Looking back, I’m glad that I didn’t start out with a plan. If I’d been really focused on a particular career path I might not have had the opportunity to do some things I’ve done and to gain experience in such a wide range of areas. All of which has brought me to where I am today – doing a really interesting and challenging job.

I’m not finished yet though! My latest digression is into the realm of online learning – I’m 18 months into a Masters in Digital Education with Edinburgh University (distance learning again). It might not seem immediately relevant but I’ve been able to use a lot of it in my job, e.g. I’m currently developing an online game to teach creative thinking.

Slide from my CILIPS presentation – the quote comes from Maewyn Cumming (then in the Cabinet Office, now Chief Knowledge Officer at the Department for Communities and Local Government).

Slide from my CILIPS presentation – the quote comes from Maewyn Cumming (then in the Cabinet Office, now Chief Knowledge Officer at the Department for Communities and Local Government).

So, if you take one thing away from this post, it’s this: don’t limit yourself! Librarians have an immensely useful, transferable skill set and we could, and should, be cropping up everywhere, in lots of weird and wonderful corners and places!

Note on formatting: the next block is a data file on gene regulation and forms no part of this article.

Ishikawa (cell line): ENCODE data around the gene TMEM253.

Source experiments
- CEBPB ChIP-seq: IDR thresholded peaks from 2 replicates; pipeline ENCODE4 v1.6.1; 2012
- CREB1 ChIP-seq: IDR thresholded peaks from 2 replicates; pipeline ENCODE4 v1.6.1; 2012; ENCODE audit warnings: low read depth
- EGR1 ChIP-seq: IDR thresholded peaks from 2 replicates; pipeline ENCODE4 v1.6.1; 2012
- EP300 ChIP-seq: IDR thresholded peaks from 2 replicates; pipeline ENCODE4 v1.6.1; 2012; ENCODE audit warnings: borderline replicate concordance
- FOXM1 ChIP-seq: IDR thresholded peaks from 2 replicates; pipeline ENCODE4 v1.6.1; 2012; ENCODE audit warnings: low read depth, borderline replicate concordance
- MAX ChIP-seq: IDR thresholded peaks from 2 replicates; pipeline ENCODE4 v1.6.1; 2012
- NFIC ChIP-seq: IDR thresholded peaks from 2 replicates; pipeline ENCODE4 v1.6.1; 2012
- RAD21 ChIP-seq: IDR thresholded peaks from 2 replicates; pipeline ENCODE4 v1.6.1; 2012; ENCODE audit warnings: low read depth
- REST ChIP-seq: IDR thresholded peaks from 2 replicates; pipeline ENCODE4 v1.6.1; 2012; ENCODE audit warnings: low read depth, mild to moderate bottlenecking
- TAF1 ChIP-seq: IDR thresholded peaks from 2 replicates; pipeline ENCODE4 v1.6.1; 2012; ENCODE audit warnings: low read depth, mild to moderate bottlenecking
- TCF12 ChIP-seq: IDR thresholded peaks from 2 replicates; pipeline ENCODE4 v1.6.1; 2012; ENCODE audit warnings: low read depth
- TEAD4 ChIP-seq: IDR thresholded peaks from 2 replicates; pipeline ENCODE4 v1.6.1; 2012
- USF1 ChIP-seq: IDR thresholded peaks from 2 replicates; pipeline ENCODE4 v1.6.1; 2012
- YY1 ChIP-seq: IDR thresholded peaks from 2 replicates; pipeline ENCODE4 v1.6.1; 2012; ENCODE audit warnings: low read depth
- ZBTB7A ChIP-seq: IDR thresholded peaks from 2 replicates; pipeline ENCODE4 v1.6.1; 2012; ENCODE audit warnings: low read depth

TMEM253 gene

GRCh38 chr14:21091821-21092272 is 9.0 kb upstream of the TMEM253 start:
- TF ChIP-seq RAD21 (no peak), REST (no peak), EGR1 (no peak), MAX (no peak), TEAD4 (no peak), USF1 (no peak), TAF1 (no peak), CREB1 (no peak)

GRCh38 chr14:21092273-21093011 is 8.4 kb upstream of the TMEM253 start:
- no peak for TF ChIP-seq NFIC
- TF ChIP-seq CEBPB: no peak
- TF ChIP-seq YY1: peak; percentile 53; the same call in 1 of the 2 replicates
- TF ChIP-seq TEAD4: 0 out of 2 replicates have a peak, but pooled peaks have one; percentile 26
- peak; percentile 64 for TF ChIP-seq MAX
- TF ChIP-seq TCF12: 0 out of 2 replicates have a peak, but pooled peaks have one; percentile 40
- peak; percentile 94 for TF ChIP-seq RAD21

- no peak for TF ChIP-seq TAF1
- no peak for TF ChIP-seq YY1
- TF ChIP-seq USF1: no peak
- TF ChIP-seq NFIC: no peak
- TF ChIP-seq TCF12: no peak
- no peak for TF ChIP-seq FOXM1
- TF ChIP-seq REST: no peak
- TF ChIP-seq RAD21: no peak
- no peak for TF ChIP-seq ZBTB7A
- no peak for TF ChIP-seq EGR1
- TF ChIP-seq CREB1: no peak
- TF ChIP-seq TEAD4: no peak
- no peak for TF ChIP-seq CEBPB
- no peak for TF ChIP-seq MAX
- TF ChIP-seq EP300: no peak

Notes

¹Not only do I not work in a library, I don’t even have a desk.

²The CILIPS Conference took place in June. Lesley’s presentation is here.

³Intrigued? Get in touch to find out more!

Lesley is happy to continue the conversation via all the usual channels – phone, email, Twitter (@lelil), Linkedin. Even in person – as long as cake is provided. Leave a comment or question below to start the process.

And that’s it for 23 Librarians Series 1! Thanks to Lesley, whose last couple of sentences sum up everything I have been trying to show with this blog. But don’t despair! 23 Librarians will be back for Series 2 later in the year – volunteers still needed, so please get in touch. See you in more weird and wonderful places in the autumn.

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One response to “23. Lesley – Creativator

  1. Pingback: Librarians at large: advice for transitioning | International Librarians Network·